She’s also looking to the achievements of Scandinavian countries that consistently stand out in the World Economic Forum’s annual Global Gender Gap Index, which measures how well countries are doing at removing the obstacles that hold women back, making them useful as both role models and benchmarks. These are countries that measure how equitably income, resources and opportunities are distributed between women and men. Part of the issue in this country, she says, is the disconnect between government, where the wheels turn slowly, and professionals who want change to happen quickly. AWM aims to give more women the tools and tactics to drive economic success in South Africa, and across the continent too.

Mastering the corporate game

Refilwe does not have much time for people who don’t want to play the corporate game, in which advancement is achieved through collaboration and alliance building.

‘We are in the process of rolling out a training programme that motivates young black people to look beyond their immediate goal of having qualified as a doctor, lawyer or CA(SA), engineer and so forth to realise that’s just the beginning. Networking is every- thing when you play the game properly. You can’t resist to actively partake in networking functions and then wonder why the person next door to you gets all the good clients and you don’t. Focus on yourself and your goals, and remove all the noise that distracts you from your key objectives.’

She’s outspoken too about her dislike for people who complain without the creativity of backing it up with a practical solution. It might be a bit of a cliché, but she believes there’s a lot of truth to the power of thinking positively. It’s when you feel challenged, she says, that you have the opportunity to be a beacon of light for others around you.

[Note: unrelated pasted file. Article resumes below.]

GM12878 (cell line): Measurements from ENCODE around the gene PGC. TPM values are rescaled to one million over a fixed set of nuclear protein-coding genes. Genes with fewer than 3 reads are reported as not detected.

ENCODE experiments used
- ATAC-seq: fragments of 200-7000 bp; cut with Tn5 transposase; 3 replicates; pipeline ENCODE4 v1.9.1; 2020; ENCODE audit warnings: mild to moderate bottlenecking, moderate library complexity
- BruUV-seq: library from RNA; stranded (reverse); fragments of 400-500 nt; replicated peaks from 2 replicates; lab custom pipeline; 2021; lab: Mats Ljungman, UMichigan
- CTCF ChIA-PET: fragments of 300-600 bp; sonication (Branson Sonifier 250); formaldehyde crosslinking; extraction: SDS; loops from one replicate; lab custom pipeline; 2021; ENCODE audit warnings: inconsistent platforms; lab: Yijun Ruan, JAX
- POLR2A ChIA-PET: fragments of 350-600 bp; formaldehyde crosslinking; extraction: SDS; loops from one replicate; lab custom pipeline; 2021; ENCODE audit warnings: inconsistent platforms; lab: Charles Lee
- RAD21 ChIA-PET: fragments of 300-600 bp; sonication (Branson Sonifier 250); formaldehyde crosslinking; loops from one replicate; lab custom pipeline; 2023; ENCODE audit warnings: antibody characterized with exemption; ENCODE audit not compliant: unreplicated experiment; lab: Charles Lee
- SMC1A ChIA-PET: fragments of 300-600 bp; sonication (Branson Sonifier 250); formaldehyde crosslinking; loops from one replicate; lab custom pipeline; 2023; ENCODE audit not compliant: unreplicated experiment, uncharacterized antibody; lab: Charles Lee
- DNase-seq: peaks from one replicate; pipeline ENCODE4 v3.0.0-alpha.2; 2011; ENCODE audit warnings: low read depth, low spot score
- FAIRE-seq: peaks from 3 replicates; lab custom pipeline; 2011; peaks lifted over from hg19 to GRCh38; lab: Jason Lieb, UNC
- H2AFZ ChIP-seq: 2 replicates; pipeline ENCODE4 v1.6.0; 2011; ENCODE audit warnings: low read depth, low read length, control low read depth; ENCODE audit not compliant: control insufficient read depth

‘Complaining without end does not focus on creating solutions; rather, it perpetuates and magnifies the problem, wasting everyone’s time and energy. Constructive conversations about what is working for you – and what’s not – are far more empowering.’

Focus, focus, focus

Although she’s just 33, Refilwe’s has also learnt the value of not spreading yourself too thin. A fashionista at heart, she admits she had to make a choice because trying to do too much simply doesn’t work.

‘I used to be all over the show, doing too many things and getting nowhere. Then I began meditating and completing a series of personality tests, all with the aim of investigating ‘me’ and what I really wanted to achieve. By design, I am interested in so many different things. It has been vital for me to learn more about my strengths and weaknesses, and to make some tough decisions about my other interests. Homing in on my career has been invaluable. I like to lecture, I love research, and academia is my passion. Together with my leadership of AWM, I am where I want to be right now and I have more control over my life than ever before.’

Author: Monique Verduyn

Photos: André van der Merwe